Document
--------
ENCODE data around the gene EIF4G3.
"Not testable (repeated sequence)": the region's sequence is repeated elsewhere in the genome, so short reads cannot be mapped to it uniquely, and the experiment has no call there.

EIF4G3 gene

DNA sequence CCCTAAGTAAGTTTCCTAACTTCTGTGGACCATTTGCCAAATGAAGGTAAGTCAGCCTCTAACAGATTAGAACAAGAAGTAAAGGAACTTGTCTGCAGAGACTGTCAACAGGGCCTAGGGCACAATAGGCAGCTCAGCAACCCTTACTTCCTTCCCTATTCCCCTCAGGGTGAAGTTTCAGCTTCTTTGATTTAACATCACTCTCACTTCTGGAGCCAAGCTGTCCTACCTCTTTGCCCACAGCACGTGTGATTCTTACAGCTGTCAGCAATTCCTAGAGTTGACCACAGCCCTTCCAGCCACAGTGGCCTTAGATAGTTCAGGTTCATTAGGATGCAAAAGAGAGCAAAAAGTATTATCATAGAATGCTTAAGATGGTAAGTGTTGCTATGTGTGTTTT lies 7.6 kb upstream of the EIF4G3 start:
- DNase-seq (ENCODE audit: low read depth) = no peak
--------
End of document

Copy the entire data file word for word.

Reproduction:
ENCODE data around the gene EIF4G3.
"Not testable (repeated sequence)": the region's sequence is repeated elsewhere in the genome, so short reads cannot be mapped to it uniquely, and the experiment has no call there.

EIF4G3 gene

DNA sequence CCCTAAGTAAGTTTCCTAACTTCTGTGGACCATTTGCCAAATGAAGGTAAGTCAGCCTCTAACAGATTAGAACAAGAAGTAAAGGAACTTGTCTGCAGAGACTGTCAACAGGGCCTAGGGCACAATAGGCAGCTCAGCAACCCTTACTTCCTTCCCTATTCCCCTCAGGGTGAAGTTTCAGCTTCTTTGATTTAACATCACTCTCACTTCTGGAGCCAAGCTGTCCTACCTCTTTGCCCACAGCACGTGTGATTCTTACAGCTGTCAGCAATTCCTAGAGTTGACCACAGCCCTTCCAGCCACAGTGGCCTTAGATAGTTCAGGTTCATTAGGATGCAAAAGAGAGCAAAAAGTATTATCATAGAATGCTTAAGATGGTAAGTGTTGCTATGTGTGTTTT lies 7.6 kb upstream of the EIF4G3 start:
- DNase-seq (ENCODE audit: low read depth) = no peak